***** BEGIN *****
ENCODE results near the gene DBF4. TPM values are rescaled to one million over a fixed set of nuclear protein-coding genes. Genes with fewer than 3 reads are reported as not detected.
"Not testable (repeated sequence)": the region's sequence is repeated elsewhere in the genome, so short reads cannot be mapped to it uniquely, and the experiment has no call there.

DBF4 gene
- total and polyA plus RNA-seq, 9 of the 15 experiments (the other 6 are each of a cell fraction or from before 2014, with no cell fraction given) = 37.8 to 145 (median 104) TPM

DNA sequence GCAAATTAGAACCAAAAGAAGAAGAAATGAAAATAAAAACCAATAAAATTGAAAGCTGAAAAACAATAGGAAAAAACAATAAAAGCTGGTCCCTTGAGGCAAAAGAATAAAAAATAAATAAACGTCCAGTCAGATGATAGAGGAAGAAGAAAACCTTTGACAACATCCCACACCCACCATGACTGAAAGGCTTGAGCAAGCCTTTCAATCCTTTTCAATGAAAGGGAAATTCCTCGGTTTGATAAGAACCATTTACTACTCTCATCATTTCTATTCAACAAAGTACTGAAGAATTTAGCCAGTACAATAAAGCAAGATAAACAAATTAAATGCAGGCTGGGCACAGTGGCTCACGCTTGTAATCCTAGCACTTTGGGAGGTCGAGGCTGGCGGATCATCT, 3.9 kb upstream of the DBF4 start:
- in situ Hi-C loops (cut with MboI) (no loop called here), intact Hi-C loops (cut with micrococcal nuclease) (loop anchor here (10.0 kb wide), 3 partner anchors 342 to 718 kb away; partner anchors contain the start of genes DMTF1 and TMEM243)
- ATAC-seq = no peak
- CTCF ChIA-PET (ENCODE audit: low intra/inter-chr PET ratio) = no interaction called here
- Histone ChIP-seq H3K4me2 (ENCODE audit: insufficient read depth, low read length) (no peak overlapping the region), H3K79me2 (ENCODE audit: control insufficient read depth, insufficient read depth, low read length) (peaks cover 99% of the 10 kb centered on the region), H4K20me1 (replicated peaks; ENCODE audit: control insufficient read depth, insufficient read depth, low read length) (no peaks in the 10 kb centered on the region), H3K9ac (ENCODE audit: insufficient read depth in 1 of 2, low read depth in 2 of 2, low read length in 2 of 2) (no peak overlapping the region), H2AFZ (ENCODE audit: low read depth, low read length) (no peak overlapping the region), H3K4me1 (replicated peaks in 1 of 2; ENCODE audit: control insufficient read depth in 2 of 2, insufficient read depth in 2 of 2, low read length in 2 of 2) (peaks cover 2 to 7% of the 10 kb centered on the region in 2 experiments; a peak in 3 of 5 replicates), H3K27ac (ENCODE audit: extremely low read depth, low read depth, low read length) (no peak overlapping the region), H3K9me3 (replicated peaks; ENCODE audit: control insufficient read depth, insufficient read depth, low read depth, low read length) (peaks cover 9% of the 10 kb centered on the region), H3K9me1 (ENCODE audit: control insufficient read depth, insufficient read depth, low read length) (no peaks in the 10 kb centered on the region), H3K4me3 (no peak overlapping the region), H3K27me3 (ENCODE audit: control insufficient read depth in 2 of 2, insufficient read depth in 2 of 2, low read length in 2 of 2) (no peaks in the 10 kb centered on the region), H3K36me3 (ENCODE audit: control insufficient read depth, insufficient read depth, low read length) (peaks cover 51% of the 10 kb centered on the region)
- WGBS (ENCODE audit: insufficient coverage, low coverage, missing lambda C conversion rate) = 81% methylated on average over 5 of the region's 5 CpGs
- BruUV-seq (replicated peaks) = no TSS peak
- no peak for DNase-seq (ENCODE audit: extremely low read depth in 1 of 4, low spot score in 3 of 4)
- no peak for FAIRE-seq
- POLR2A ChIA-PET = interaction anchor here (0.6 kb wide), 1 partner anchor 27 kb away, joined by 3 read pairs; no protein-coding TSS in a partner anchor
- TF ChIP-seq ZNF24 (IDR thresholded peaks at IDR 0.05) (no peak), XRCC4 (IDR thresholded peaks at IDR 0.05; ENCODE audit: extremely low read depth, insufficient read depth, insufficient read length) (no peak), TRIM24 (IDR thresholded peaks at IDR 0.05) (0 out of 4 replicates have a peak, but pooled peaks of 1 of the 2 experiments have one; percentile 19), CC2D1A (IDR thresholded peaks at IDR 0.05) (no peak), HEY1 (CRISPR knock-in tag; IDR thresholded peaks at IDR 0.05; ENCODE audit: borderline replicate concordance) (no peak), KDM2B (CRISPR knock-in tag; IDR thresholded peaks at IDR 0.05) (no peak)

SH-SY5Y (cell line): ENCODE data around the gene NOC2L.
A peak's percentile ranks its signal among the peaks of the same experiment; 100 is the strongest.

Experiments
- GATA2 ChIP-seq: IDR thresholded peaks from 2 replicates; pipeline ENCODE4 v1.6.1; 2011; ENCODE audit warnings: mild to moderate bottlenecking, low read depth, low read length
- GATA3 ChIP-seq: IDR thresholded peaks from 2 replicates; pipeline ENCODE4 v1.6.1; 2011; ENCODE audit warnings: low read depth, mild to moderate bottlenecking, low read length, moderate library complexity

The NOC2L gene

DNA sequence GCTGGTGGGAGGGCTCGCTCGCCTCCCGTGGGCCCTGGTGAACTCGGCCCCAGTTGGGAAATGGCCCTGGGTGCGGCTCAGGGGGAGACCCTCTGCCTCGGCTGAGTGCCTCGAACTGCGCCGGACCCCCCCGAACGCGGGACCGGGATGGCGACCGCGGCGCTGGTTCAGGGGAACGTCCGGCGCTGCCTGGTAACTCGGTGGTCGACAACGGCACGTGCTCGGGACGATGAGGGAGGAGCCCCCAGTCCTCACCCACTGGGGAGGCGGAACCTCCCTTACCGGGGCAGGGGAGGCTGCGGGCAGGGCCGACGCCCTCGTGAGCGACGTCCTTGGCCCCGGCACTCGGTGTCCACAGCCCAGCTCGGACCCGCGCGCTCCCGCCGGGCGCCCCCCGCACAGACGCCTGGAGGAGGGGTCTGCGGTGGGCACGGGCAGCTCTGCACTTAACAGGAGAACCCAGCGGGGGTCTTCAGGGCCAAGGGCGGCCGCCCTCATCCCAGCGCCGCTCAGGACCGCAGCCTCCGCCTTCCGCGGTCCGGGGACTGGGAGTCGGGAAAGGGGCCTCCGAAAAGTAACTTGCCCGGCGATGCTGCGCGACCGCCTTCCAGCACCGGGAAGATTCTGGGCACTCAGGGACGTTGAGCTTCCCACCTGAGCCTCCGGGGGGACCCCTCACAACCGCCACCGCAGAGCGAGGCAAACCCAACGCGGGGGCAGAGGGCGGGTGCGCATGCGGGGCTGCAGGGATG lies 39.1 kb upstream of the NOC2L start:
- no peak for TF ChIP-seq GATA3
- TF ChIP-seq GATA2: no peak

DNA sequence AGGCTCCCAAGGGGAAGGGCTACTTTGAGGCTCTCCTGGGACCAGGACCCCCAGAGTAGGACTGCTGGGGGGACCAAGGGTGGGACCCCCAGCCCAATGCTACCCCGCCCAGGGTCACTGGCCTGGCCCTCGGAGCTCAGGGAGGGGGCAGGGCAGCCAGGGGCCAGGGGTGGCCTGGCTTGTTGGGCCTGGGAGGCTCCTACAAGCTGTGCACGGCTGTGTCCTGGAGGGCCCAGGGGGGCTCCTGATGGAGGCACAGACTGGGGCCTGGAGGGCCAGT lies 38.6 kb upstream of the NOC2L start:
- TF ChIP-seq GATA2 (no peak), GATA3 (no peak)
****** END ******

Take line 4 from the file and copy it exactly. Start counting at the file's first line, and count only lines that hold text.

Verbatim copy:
- total and polyA plus RNA-seq, 9 of the 15 experiments (the other 6 are each of a cell fraction or from before 2014, with no cell fraction given) = 37.8 to 145 (median 104) TPM